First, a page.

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Anatomy, ontogeny, and evolution of the archosaurian respiratory system: a case study on Alligator mississippiensis and Struthio camelus

Citation

Schachner, Emma et al. (2020), Anatomy, ontogeny, and evolution of the archosaurian respiratory system: a case study on Alligator mississippiensis and Struthio camelus, Dryad, Dataset, https://doi.org/10.5061/dryad.3xsj3txdh

Abstract

The avian lung is highly specialized and is both functionally and morphologically distinct from that of their closest extant relatives, the crocodilians. It is highly partitioned, with a unidirectionally ventilated and immobilized gas-exchanging lung, and fully decoupled, compliant, poorly vascularized ventilatory air-sacs. To understand the evolutionary history of the archosaurian (birds, crocodilians and their common ancestors) respiratory system, it is essential to determine which anatomical characteristics are shared between birds and crocodilians and the role these shared traits play in their respective respiratory biology. To begin to address this larger question, we examined the anatomy of the lung and bronchial tree of ten American alligators (Alligator mississippiensis) and eleven ostriches (Struthio camelus) across an ontogenetic series using traditional and micro-computed tomography (µCT), three-dimensional (3D) digital models, and morphometry. Intraspecific variation and left to right asymmetry were present in certain aspects of the bronchial tree of both taxa but was particularly evident in the cardiac (medial) region of the lungs of alligators and the caudal aspect of the bronchial tree in both species. The cross-sectional area of the primary bronchus at the level of the major secondary airways and cross-sectional area of ostia scaled either isometrically or negatively allometrically in alligators and isometrically or positively allometrically in ostriches with respect to body mass. Of fifteen lung metrics, five were significantly different between the alligator and ostrich, suggesting that these aspects of the lung are more interspecifically plastic in archosaurs. One metric, the distances between the carina and each of the major secondary airways, had minimal intraspecific or ontogenetic variation in both alligators and ostriches, and thus may be a conserved trait in both taxa. In contrast to previous descriptions, the 3D digital models and CT scan data demonstrate that the pulmonary diverticula pneumatize the axial skeleton of the ostrich directly from the gas-exchanging pulmonary tissues instead of the air sacs. Global and specific comparisons between the bronchial topography of the alligator and ostrich reveal multiple possible homologies, suggesting that certain structural aspects of the bronchial tree are likely conserved across Archosauria, and may have been present in the ancestral archosaurian lung.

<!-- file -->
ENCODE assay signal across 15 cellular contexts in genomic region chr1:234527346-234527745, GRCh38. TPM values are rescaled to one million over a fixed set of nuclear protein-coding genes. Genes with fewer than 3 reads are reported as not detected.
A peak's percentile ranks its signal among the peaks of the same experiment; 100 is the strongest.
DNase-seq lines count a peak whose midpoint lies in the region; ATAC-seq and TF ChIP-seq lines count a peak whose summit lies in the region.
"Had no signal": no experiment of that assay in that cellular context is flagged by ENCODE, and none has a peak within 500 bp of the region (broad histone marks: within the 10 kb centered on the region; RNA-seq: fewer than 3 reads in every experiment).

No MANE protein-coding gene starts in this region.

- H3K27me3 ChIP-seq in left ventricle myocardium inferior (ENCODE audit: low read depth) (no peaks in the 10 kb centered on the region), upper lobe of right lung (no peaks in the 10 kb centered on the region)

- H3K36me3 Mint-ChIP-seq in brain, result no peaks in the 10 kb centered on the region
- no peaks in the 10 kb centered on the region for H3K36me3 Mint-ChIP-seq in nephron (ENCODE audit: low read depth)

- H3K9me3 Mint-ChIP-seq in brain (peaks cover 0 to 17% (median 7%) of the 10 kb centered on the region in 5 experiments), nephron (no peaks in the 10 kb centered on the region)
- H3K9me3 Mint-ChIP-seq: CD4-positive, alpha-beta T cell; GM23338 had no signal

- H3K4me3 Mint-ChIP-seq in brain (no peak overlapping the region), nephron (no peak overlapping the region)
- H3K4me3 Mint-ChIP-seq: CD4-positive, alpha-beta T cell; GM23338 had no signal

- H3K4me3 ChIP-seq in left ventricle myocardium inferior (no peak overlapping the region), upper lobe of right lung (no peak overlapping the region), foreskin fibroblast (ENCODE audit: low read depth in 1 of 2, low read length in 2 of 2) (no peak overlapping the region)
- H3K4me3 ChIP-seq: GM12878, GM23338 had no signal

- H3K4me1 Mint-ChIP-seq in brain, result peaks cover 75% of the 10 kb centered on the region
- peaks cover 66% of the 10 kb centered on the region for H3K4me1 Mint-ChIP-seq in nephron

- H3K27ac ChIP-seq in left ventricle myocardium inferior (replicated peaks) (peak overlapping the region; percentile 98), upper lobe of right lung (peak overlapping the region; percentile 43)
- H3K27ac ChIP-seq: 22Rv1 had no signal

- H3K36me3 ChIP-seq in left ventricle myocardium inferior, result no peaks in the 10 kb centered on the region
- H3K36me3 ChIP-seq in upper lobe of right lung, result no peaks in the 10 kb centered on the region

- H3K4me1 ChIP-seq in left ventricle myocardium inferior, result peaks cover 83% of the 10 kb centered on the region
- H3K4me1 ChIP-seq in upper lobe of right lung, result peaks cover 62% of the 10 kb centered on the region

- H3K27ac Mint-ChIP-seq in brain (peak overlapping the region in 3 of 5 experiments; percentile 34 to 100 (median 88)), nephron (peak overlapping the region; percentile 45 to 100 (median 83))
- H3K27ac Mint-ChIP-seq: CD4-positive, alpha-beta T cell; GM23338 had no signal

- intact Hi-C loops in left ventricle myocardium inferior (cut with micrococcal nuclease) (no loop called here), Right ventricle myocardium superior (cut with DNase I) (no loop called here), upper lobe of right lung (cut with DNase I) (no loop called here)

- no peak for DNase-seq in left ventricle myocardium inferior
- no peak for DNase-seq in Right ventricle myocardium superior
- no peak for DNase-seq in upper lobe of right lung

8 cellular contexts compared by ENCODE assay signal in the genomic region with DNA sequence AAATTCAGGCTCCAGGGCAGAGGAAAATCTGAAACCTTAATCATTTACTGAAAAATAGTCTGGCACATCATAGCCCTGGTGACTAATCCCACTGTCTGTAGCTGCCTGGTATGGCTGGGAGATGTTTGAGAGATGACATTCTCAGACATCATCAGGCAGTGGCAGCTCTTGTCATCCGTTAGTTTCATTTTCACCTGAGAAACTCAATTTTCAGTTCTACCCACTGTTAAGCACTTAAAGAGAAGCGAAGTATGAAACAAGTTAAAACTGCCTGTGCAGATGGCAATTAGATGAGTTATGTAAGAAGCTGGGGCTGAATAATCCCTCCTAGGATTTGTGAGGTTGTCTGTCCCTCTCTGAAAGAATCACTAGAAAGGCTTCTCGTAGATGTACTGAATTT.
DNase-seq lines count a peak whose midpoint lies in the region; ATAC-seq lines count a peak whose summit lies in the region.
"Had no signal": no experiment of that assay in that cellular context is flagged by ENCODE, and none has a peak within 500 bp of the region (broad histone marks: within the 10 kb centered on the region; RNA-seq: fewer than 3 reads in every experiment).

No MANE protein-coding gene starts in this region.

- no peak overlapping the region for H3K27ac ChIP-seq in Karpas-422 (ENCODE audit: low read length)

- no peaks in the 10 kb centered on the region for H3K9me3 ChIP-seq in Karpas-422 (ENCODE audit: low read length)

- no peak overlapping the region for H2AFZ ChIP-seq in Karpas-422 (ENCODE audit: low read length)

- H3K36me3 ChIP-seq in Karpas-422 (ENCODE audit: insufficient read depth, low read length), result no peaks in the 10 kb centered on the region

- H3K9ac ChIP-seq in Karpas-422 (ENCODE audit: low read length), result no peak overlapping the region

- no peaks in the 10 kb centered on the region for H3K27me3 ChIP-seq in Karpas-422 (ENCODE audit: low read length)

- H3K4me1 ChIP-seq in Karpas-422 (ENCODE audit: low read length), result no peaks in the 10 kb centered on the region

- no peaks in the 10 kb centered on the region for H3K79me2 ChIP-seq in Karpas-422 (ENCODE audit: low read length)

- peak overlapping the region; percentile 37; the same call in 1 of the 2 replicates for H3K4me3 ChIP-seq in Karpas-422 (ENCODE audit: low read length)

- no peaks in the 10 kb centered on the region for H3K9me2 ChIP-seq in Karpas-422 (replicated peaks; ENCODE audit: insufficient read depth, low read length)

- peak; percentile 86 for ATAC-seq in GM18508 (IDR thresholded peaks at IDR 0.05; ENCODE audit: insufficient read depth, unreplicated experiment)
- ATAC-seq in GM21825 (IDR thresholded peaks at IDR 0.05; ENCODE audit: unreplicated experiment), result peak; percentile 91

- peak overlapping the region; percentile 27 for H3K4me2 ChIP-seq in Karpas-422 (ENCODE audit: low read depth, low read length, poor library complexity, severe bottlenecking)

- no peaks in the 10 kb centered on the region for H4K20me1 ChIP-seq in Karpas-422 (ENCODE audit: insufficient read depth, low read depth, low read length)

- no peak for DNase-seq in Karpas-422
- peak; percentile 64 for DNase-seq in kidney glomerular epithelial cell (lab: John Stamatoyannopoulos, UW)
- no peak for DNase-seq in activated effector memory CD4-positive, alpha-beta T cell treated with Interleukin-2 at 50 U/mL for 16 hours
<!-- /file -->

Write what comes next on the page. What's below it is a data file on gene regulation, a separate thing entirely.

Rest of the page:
Methods

CT scans were obtained from ten specimens of American alligator (A. mississippiensis), and eleven ostriches (S. camelus) (see Table 1 in the associated manuscript for specifics on the size, age and details on individual specimens used in this study). The alligators were obtained from the Louisiana Department of Wildlife and Fisheries at the Rockefeller Wildlife Refuge; deceased animals were harvested for purposes unrelated to this study. Five scans were performed on lungs stained with potassium iodide (I2KI) (four A. mississippiensis and one S. camelus). The S. camelus specimens were obtained from the OK Corral Ostrich Farm in Southern California and acquisitioned into the collections of the University of California Museum of Vertebrate Zoology (MVZ) and the Royal Veterinary College, London. The juvenile ostriches died of natural causes and were donated to the MVZ for research purposes. With the exception of the alligator hatchling and the adult ostrich, all animals were scanned at either the University of Utah Medical Center, Research Park, or the South Jordan Medical Center on a 164 slice dual energy Siemens SOMATOM Definition computed tomography unit. Image acquisition parameters included: slice thickness 0.6–1 mm, 120 kVp, 200–400 MA (Table 1). The data scanned at the University of Utah were filtered in soft tissue and lung algorithm and edge-enhanced with a high-resolution lung algorithm.

Usage Notes

  1. Ostrich 1: Computed tomography (CT) scan of an intact deceased Struthio camelus juvenile (0.861 kg) with the respiratory system artificially inflated. This specimen was scanned at the University of Utah South Jordan Medical Center (UUSJMC) on 10-26-2012 on a 164 slice dual energy Siemens SOMATOM Definition CT unit (kV 100, mA 400; slice thickness 0.6 mm). The data were filtered in soft tissue and lung algorithm and edge-enhanced with a high-resolution lung algorithm.
     
  2. Ostrich 2: CT scan of a deceased S. camelus juvenile (0.823 kg) with the lungs artificially inflated. This specimen was scanned at the UUSJMC on 10-26-2012 on a 164 slice dual energy Siemens SOMATOM Definition CT unit (kV 100, mA 400; slice thickness 0.6 mm). The data were filtered in soft tissue and lung algorithm and edge-enhanced with a high-resolution lung algorithm. This individual specimen does not have a head.
     
  3. Ostrich 3: CT scan of a deceased S. camelus juvenile (1.125 kg) with the respiratory system artificially inflated. This specimen was scanned at the UUSJMC on 10-26-2012 on a 164 slice dual energy Siemens SOMATOM Definition CT unit (kV 100, mA 400; slice thickness 0.6 mm). The data were filtered in soft tissue and lung algorithm and edge-enhanced with a high-resolution lung algorithm. This individual specimen did not stay inflated.
     
  4. Ostrich 4: CT scan of a deceased S. camelus juvenile (1.341 kg) with the respiratory system artificially inflated. This specimen was scanned at the UUSJMC on 10-26-2012 on a 164 slice dual energy Siemens SOMATOM Definition CT unit (kV 100, mA 400; slice thickness 0.6 mm). The data were filtered in soft tissue and lung algorithm and edge-enhanced with a high-resolution lung algorithm.